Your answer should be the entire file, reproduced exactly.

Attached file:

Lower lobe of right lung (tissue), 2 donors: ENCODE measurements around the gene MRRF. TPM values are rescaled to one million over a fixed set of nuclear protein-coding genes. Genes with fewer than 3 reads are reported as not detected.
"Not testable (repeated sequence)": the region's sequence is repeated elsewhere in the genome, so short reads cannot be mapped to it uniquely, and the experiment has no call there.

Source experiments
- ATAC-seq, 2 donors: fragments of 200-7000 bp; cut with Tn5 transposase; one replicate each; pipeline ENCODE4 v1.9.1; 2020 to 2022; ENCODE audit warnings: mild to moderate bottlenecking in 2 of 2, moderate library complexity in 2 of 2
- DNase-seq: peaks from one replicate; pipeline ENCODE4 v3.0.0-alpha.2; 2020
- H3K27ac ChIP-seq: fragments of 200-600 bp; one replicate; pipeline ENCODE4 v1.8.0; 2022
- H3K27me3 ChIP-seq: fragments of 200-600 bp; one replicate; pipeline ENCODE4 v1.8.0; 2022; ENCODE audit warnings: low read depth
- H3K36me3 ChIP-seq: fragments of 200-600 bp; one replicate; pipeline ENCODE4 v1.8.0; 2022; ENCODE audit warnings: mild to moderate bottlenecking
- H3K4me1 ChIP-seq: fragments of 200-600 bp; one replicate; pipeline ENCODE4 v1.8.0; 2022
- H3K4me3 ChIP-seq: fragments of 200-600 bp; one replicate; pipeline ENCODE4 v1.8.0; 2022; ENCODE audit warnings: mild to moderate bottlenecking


Lower lobe of right lung (tissue), 2 donors: ENCODE measurements around the gene MRRF. TPM values are rescaled to one million over a fixed set of nuclear protein-coding genes. Genes with fewer than 3 reads are reported as not detected.
"Not testable (repeated sequence)": the region's sequence is repeated elsewhere in the genome, so short reads cannot be mapped to it uniquely, and the experiment has no call there.

Source experiments
- ATAC-seq, 2 donors: fragments of 200-7000 bp; cut with Tn5 transposase; one replicate each; pipeline ENCODE4 v1.9.1; 2020 to 2022; ENCODE audit warnings: mild to moderate bottlenecking in 2 of 2, moderate library complexity in 2 of 2
- DNase-seq: peaks from one replicate; pipeline ENCODE4 v3.0.0-alpha.2; 2020
- H3K27ac ChIP-seq: fragments of 200-600 bp; one replicate; pipeline ENCODE4 v1.8.0; 2022
- H3K27me3 ChIP-seq: fragments of 200-600 bp; one replicate; pipeline ENCODE4 v1.8.0; 2022; ENCODE audit warnings: low read depth
- H3K36me3 ChIP-seq: fragments of 200-600 bp; one replicate; pipeline ENCODE4 v1.8.0; 2022; ENCODE audit warnings: mild to moderate bottlenecking
- H3K4me1 ChIP-seq: fragments of 200-600 bp; one replicate; pipeline ENCODE4 v1.8.0; 2022
- H3K4me3 ChIP-seq: fragments of 200-600 bp; one replicate; pipeline ENCODE4 v1.8.0; 2022; ENCODE audit warnings: mild to moderate bottlenecking